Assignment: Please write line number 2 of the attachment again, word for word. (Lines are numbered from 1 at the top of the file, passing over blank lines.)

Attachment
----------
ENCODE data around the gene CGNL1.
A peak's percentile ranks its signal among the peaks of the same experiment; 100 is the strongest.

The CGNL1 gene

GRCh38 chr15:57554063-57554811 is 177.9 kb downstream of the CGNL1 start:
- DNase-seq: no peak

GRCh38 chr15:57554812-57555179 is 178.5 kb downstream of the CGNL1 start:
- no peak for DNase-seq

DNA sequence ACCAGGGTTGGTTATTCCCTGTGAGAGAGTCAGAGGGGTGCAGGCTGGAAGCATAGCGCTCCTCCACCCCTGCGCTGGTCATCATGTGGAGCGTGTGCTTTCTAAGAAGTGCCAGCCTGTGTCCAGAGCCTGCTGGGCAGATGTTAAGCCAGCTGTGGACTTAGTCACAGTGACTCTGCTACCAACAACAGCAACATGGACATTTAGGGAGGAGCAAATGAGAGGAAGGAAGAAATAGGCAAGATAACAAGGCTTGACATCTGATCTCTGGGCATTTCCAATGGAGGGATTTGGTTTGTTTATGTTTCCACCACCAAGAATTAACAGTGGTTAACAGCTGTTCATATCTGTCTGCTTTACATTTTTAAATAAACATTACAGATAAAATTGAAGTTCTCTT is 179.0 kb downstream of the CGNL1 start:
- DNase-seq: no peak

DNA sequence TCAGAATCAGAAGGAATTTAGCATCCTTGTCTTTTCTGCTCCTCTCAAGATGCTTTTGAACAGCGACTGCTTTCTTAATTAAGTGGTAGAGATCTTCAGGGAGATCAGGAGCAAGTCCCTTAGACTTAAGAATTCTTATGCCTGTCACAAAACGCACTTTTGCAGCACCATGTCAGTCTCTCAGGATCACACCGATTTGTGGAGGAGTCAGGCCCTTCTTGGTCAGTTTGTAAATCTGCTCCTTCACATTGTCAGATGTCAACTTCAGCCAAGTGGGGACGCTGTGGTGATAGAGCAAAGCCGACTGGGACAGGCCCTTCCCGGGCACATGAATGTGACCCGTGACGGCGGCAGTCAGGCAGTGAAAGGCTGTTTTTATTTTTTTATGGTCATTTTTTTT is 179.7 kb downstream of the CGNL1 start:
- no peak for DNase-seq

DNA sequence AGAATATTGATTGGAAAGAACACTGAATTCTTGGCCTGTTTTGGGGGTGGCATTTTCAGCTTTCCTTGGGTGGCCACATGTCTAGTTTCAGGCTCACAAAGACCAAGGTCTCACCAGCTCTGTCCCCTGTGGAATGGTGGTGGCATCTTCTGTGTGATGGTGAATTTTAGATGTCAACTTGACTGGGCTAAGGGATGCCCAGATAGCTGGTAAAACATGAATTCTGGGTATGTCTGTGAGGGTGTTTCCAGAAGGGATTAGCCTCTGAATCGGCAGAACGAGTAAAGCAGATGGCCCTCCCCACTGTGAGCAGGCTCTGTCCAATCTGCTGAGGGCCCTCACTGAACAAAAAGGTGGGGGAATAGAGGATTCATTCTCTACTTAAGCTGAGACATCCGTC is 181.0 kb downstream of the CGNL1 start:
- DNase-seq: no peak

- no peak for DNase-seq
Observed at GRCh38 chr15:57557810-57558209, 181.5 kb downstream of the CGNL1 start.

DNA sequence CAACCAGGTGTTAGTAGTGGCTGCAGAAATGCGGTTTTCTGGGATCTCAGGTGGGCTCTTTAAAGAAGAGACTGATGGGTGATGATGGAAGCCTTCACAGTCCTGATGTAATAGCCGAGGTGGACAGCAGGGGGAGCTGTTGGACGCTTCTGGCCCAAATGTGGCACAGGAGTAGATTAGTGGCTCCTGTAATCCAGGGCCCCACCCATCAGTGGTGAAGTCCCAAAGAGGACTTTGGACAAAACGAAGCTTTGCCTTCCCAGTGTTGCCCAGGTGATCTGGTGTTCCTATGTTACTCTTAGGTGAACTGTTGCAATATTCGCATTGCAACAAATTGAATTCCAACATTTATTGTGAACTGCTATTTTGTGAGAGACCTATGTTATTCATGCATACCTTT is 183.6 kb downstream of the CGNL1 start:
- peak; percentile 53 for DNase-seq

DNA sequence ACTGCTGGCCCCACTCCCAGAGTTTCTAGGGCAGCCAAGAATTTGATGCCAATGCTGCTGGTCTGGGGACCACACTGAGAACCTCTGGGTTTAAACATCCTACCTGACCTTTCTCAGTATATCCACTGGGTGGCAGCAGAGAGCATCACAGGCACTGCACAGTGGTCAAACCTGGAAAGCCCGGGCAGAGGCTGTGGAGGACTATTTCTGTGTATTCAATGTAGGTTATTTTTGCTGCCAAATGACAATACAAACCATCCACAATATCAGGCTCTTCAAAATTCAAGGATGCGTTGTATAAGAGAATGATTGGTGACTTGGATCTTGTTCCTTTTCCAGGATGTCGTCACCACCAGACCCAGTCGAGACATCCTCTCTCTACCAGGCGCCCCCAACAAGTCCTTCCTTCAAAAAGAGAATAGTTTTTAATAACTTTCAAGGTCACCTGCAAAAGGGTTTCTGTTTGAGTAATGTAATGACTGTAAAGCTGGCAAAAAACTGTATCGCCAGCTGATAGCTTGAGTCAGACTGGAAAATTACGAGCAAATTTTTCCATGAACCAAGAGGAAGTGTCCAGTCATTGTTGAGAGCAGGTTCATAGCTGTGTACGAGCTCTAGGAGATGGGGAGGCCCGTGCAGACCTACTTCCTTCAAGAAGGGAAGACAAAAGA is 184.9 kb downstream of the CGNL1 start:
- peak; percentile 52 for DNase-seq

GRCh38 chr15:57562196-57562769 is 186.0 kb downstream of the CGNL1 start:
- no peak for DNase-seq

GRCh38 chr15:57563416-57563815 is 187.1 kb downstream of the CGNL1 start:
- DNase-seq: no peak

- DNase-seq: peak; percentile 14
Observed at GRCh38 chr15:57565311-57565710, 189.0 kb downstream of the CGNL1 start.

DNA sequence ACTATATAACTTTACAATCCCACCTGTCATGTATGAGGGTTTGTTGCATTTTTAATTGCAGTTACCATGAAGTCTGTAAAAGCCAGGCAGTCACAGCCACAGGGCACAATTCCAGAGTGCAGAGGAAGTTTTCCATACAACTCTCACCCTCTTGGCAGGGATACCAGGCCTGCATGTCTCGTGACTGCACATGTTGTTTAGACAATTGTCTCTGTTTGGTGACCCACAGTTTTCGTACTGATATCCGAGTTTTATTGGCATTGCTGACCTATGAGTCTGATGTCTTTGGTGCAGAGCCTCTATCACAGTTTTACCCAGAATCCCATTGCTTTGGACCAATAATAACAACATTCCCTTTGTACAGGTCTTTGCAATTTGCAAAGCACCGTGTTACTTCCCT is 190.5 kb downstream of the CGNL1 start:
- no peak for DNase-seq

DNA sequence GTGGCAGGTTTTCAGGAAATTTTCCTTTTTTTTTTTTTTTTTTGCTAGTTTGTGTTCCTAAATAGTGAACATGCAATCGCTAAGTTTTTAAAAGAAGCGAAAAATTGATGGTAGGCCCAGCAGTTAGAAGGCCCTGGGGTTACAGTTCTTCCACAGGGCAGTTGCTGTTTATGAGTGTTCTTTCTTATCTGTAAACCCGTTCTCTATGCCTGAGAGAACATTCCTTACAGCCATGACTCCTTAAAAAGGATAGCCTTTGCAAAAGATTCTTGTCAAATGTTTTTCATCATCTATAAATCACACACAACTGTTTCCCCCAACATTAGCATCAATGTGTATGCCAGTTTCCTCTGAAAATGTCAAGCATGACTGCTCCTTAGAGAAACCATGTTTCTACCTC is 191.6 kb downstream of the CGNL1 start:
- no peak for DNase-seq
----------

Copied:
A peak's percentile ranks its signal among the peaks of the same experiment; 100 is the strongest.